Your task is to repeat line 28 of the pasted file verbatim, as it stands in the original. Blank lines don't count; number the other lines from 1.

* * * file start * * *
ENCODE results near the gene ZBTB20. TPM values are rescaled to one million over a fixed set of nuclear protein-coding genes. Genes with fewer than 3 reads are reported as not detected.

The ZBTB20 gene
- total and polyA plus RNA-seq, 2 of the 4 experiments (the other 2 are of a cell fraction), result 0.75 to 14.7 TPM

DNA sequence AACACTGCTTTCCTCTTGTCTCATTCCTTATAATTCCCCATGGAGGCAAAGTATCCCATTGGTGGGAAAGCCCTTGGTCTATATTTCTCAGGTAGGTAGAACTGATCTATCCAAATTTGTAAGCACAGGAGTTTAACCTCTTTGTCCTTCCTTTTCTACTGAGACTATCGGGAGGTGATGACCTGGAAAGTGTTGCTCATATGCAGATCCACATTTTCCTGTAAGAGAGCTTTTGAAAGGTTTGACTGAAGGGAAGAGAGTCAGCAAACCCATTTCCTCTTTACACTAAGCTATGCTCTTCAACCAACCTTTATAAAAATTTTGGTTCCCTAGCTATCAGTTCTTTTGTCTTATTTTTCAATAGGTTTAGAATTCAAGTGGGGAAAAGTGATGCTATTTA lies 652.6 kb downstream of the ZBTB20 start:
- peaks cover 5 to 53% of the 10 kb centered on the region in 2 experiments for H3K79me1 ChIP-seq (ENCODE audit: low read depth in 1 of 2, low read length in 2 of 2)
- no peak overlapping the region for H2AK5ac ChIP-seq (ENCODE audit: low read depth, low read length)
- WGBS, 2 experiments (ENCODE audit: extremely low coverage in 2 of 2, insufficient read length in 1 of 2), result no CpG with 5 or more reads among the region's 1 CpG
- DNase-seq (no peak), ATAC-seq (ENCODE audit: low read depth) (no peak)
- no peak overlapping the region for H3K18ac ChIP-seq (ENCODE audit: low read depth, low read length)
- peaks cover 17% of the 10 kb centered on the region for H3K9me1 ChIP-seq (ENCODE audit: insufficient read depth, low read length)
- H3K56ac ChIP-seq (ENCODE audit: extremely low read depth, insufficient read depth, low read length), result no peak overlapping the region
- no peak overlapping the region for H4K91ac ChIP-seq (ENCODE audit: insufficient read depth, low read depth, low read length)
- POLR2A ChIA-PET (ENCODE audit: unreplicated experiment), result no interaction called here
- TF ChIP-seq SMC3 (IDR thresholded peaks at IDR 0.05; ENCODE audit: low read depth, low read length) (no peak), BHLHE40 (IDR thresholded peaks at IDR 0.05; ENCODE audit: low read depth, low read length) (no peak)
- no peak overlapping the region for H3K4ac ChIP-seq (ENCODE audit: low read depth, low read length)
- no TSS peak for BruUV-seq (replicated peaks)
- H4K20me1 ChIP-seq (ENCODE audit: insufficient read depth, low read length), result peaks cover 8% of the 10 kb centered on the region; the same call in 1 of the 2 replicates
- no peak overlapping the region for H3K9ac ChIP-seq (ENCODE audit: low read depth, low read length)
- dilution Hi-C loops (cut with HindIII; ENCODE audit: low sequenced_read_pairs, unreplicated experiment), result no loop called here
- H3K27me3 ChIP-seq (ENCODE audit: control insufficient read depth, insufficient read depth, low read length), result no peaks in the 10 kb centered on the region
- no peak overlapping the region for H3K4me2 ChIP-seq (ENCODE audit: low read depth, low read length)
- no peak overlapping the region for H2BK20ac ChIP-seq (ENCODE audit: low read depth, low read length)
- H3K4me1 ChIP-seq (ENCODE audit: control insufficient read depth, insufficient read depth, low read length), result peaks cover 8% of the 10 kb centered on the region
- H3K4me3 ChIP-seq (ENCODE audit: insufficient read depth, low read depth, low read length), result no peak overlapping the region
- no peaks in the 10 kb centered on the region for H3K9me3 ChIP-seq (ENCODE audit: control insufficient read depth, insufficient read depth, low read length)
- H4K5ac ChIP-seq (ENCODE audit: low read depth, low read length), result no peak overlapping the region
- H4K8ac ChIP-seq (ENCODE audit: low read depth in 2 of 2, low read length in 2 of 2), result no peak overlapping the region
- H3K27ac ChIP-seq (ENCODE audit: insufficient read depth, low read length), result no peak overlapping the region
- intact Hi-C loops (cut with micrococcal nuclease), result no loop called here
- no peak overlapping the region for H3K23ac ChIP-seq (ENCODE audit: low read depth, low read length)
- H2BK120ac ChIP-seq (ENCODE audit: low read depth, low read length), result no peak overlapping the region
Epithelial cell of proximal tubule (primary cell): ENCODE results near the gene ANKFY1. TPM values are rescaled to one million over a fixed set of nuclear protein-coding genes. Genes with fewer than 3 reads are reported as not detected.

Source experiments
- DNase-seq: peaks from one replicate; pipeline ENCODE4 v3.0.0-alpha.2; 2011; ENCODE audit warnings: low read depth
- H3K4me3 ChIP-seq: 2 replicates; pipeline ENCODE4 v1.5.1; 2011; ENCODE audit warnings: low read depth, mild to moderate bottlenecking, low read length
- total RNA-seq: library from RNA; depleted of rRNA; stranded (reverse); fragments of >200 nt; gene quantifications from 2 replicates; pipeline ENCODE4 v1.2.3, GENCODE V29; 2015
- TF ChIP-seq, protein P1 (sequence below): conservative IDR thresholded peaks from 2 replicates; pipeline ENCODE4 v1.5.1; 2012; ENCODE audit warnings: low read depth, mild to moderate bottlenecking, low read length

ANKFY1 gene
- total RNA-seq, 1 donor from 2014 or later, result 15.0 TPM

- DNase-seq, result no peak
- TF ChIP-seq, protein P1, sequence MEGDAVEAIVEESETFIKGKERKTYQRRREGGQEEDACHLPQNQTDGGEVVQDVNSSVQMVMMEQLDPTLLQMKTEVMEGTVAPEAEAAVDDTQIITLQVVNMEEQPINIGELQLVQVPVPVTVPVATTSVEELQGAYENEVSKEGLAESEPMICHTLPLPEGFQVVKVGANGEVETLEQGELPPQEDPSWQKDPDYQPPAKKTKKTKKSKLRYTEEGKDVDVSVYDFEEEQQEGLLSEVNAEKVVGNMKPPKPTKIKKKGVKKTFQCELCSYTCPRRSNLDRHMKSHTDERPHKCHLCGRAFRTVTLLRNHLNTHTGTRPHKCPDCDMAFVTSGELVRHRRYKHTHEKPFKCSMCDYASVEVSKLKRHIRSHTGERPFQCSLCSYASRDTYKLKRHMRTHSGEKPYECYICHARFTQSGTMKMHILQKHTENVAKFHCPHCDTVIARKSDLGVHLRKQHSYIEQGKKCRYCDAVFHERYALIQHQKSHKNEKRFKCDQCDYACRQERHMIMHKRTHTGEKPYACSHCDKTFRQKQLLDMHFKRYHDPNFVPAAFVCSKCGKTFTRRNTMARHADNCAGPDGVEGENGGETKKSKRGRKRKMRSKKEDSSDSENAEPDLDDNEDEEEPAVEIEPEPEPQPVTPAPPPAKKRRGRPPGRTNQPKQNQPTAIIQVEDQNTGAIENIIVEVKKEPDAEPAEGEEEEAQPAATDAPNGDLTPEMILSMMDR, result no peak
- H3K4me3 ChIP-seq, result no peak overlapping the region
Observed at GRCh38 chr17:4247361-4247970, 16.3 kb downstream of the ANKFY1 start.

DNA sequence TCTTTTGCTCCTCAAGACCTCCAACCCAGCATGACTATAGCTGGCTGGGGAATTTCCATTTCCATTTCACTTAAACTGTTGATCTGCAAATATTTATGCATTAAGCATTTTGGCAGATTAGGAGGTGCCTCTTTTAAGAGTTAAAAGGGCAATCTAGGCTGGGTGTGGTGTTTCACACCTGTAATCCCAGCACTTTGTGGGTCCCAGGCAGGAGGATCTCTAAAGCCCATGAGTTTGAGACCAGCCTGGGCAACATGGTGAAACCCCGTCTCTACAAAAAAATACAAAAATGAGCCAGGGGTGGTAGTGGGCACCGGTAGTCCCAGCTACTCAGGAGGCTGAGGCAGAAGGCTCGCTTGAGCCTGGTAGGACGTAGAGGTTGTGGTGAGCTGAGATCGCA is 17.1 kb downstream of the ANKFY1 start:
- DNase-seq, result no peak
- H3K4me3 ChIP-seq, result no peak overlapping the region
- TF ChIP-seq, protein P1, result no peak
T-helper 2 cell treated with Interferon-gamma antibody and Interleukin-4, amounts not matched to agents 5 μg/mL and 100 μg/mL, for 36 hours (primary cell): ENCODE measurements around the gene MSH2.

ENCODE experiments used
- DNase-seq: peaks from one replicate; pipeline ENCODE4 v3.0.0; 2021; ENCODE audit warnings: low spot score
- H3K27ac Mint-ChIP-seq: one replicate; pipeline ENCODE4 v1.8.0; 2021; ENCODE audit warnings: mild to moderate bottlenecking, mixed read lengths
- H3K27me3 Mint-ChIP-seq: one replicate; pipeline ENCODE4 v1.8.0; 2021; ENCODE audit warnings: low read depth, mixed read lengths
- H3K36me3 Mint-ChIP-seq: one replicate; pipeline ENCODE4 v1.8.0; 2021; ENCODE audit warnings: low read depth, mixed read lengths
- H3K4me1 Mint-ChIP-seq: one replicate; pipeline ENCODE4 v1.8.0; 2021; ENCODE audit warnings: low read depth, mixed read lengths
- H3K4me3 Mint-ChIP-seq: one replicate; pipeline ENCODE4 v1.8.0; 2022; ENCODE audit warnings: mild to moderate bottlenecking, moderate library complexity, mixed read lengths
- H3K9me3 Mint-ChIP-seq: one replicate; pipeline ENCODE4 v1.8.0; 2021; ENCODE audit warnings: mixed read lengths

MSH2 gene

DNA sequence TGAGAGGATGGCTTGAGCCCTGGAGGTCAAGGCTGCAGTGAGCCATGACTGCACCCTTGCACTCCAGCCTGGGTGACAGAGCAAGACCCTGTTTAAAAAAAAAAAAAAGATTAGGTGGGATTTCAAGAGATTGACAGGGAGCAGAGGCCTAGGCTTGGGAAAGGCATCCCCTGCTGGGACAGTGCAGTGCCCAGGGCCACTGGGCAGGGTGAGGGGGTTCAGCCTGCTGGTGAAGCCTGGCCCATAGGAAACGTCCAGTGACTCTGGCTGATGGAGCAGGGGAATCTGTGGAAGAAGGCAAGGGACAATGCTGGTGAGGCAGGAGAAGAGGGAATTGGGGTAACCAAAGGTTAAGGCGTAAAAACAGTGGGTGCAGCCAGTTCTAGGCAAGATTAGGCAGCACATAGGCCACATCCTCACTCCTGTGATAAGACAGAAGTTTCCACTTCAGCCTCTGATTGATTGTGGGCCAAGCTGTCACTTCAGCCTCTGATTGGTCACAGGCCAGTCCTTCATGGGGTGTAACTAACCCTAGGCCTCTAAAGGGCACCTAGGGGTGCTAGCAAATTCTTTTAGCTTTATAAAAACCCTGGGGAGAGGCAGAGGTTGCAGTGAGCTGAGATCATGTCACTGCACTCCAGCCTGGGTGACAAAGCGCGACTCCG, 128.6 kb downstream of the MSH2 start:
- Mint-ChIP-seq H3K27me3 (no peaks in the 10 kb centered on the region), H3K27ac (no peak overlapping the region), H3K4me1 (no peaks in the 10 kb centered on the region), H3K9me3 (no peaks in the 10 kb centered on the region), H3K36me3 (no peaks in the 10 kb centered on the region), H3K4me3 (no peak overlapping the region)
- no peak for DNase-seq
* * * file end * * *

- H3K27ac ChIP-seq (ENCODE audit: insufficient read depth, low read length), result no peak overlapping the region